Jay advises first-time players to keep the cash anywhere but in sight. Besides adding a layer of fishiness, it is all that your annoying neighbor needs to give the cops a nighttime read of your drug dealer’s license plate.

“That is the number one rule,” Jay reveals. “The number of people that don’t know this is incredible. Like, are you trying to get both of us caught?”

Although most rookie buyers feel tempted to stop by the driver’s seat and shove the money down the window, the go-to procedure is to get in the car. “Not in the back, though. I’m not Ubering you,” Jay adds. “Try to make it as natural as possible. Imagine you’re dropping something off to a friend.”

Never spam with texts or calls 

In the age of same-day deliveries, consumers think that with two clicks, they will spawn their lusted-after products at their doorstep in two seconds. But drug dealers are independent salesmen – a status that can be spelled out as hectic schedules, working around the clock and endless chains of meetings.

© Tony Schnagl / Pexels

They also have free days, cut-off times, and probably full-time jobs on the side.

Drug dealers’ claws aren’t always there to catch you – especially when your thirsty soul is craving white lines at 5 AM on a Thursday.

“There is no need to spam me. Don’t worry, your call went through, I am just not there to pick it up,” Jay explains. 

You might think your drug dealer is a bad texter. In all honesty, there will be moments when you’ll think he is the kind of person who watches the call go through just to text “Hey, I wasn’t around, what’s up?” five hours later.

In reality, he has a burner phone that’s not glued to his hand 24/7. 

The same rule of thumb applies when your beloved d-boy is en route.

“I always say I will be there in 20 minutes, but that rarely happens,” Jay affirms. “It’s not about being punctual. It’s more about the number of pings I get. If your location is the farthest, you will be the last drop off.”

But your drug dealer is not leaving you hanging – it’s just going to take him a while. Next time you want to double call or text, sit tight and watch your favorite show until you get the much-awaited “Here now” text. “I am out here risking my life so you can get high. You can wait for another 20 minutes.”

He is your drug dealer, not your best friend

Favoritism is off-track. Drug dealing is illegal enough to send both of you behind bars, but it is still a somehow professional two-way transaction. Your local G’s car is not the place to haggle for ‘buy three get four’ deals.

This is not Black Friday and your drug dealer isn’t the do-gooder best friend with a soft spot for special rates.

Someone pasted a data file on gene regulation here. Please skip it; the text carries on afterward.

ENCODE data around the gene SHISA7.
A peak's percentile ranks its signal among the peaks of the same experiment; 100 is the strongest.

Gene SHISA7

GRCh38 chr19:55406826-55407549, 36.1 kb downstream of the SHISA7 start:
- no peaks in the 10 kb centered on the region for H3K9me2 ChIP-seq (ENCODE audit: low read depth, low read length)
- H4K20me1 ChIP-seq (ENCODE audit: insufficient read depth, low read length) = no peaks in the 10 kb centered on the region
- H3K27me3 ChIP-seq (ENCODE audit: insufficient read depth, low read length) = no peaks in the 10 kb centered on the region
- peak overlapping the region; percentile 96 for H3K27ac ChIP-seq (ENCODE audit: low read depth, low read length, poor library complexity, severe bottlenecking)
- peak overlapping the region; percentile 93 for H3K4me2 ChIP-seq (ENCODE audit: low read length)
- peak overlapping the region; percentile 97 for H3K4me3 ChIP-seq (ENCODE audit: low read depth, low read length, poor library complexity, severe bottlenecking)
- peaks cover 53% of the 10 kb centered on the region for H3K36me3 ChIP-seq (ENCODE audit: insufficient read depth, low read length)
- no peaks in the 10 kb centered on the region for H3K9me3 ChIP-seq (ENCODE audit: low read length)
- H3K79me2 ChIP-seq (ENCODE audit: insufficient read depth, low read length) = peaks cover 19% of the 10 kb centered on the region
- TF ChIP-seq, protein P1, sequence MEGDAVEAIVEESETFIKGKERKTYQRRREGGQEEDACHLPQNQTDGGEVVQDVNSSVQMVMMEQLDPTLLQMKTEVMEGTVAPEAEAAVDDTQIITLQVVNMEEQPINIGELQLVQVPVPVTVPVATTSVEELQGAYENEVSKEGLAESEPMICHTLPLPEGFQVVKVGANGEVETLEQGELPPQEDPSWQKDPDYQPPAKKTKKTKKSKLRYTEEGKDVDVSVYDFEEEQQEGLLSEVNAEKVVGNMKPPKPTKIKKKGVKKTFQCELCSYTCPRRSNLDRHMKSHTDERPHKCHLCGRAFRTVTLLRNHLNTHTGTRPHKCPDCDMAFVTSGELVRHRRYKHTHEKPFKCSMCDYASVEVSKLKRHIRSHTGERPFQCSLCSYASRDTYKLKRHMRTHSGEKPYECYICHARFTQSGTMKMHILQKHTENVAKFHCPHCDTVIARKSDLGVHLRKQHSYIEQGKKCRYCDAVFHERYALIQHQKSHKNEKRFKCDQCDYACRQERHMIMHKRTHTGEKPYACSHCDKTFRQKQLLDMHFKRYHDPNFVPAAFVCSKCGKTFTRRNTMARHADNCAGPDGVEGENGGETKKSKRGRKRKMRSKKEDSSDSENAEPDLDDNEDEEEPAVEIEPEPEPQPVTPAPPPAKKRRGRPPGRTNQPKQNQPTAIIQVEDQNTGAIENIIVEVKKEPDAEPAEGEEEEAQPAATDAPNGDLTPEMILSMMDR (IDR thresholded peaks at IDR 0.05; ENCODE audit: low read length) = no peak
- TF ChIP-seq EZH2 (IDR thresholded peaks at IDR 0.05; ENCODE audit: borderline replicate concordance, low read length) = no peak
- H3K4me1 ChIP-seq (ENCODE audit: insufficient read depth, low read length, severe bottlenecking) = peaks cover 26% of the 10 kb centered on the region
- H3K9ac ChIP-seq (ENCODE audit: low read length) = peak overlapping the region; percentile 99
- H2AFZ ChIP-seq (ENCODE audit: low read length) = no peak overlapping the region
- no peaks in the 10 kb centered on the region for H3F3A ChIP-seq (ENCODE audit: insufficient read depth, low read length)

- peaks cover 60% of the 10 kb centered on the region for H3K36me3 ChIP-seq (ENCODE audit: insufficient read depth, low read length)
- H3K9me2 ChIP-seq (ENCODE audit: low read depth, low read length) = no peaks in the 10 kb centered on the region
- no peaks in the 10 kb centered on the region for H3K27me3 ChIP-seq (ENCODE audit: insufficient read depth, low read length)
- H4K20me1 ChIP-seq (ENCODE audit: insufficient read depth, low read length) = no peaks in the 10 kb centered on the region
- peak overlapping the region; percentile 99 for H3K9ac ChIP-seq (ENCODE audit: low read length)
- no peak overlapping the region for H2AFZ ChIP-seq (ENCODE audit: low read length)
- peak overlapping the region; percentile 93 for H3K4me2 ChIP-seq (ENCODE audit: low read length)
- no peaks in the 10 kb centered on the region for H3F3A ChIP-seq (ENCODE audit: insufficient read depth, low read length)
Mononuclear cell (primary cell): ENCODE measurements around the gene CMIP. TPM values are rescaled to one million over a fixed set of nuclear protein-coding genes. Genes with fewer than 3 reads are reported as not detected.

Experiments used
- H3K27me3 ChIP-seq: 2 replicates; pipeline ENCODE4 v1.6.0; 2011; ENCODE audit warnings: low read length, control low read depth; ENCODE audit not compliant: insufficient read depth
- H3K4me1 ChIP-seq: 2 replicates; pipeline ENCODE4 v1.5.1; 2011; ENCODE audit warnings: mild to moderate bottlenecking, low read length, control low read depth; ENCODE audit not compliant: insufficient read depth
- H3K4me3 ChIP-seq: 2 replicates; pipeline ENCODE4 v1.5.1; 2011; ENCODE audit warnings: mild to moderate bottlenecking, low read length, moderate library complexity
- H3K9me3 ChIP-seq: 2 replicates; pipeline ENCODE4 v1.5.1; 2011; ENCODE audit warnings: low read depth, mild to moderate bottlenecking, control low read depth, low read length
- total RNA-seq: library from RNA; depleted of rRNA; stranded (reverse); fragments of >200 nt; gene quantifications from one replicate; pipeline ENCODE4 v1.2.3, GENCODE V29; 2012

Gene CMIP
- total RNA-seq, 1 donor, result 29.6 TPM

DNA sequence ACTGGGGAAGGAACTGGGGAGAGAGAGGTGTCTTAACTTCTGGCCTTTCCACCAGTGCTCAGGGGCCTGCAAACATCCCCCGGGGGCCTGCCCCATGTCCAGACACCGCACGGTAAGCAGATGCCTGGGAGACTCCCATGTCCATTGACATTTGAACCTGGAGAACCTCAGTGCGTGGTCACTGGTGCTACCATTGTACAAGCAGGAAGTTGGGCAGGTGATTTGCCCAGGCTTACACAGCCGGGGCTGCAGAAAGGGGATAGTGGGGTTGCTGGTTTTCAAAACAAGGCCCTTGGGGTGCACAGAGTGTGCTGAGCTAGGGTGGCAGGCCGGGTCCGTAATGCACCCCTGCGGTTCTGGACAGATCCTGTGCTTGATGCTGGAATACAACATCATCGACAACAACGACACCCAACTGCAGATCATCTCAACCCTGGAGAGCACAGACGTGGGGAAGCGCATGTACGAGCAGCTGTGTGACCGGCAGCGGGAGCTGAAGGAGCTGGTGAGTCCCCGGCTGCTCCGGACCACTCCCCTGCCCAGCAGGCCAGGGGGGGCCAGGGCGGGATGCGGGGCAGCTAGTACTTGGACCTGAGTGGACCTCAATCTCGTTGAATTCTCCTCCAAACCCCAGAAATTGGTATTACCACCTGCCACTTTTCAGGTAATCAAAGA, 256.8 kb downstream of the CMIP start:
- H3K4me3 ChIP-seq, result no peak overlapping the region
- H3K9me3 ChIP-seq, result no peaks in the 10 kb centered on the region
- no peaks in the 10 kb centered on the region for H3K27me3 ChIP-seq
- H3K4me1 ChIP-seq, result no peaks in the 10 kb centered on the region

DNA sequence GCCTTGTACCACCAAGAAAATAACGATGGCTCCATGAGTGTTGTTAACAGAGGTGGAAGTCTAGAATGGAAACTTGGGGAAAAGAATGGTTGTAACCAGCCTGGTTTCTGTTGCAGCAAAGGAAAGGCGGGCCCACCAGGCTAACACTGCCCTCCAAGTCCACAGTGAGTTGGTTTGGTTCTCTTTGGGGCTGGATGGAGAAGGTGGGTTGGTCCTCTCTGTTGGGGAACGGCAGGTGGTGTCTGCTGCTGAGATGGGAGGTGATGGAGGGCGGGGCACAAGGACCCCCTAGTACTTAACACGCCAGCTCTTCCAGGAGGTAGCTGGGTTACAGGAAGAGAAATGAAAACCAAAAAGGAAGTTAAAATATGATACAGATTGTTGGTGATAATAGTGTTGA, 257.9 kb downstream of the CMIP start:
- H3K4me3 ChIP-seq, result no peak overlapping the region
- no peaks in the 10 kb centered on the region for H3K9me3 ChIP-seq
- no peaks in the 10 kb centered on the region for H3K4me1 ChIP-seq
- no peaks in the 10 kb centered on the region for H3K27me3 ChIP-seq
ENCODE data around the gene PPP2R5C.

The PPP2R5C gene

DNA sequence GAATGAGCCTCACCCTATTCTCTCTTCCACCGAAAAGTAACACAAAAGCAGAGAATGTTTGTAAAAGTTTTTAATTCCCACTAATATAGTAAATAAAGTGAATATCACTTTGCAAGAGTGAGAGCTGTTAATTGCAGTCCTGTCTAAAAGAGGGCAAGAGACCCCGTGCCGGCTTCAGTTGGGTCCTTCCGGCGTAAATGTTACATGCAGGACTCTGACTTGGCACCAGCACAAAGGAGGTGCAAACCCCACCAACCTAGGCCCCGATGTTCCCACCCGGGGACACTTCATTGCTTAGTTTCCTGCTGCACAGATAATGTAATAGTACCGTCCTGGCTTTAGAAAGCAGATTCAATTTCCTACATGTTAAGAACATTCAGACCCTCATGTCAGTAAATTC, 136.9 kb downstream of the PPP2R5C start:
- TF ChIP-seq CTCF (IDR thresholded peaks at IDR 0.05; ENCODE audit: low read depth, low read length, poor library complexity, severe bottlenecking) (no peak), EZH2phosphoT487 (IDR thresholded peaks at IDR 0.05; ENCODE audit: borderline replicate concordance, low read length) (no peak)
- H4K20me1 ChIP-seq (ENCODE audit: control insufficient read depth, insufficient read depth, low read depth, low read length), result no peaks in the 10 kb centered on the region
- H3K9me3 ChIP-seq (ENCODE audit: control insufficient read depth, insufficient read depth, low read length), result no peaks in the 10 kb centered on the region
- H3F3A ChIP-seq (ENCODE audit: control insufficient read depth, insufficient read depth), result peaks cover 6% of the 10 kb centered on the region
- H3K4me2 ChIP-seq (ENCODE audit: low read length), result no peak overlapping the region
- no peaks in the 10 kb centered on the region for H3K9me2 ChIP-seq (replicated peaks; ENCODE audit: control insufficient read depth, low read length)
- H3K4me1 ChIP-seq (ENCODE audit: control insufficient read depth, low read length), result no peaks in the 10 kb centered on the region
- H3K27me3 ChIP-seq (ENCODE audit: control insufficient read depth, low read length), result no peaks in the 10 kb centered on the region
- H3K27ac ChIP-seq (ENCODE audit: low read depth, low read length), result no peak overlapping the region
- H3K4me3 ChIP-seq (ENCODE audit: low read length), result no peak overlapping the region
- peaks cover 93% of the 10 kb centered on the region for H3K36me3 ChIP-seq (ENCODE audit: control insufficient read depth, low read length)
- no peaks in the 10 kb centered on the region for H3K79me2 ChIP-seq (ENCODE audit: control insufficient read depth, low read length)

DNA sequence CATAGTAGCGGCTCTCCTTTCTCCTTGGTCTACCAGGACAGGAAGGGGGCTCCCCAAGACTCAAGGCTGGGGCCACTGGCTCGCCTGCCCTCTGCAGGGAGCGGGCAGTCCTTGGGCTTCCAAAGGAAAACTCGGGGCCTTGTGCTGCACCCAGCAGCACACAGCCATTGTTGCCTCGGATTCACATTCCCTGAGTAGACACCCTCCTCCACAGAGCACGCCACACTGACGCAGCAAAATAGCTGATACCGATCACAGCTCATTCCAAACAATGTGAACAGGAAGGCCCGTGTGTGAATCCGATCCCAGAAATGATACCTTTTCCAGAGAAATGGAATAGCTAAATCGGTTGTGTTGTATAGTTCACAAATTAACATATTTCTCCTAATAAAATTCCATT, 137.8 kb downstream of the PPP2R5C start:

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“Clients live with the impression that the whole thing will be unregulated just because it is illegal. Good morning sunshine, this is still a seller-customer relationship,” Jay reveals.

But the list of hoped-for favors doesn’t stop here. According to Jay’s customer service experience, getting asked to roll a joint or split an MDMA gram into bombs aren’t out of the picture either. 

While this behavior doesn’t necessarily fall into the bad manners while gearing up category, it is one of your drug dealer’s pet peeves.

Depending on the mood, he will either decline or accept your request – but he will completely loathe it every time.

For a migraine-free business deal, Jay recommends to “go incognito on Google and save your beloved G the headache.”

Down to the cash 

Cash-in-hand, bank notes, no need for change – this is the mighty trio in the drug dealing realm. “Always have the cash ready,” Jay advises. “I won’t wait around and lie low until you go to the ATM – I’ve got a business to manage.” According to the drug dealer, not having the money on you comes off as a red flag for the respect you have towards your candyman. 

© Portuguese Gravity / Unsplash

The same goes for not having the fixed sum. Assuming this is a local shop where change is always granted shows you live in a utopian universe that has no point of intersection with real life. 

“I pay rent and bills too,” Jay says. “I live the same life as you do – at least from the expenses point of view. I have fair prices, I deliver to your house, so I expect the same level of respect.”

But there is always a winner that takes it all. If we listen to Jay, “paying in change is the ultimate irk” that a drug dealer can stumble upon.

A few coins will pass the test, but paying the whole amount in quarters will tip him off the edge enough to drive away. 

“Change is always welcome, but in reasonable amounts,” Jake affirms. “I once met someone who brought a bag of 50-something coins. As a matter of fact, no drug dealer will accept that. We don’t really want to spend more than a few seconds counting the money.”

If we listen to Jay, a big chunk of the good manners code sits on politeness. At the end of the day, you’re doing a business deal with someone who puts everything at risk so he can earn some money and you can get high. 

Saying thank you and asking about his day should also be part of your meeting-up vocabulary. “Being polite goes a long way. You never know when that will earn you a joint on the house.”

Names have been changed to protect the integrity of the interviewee.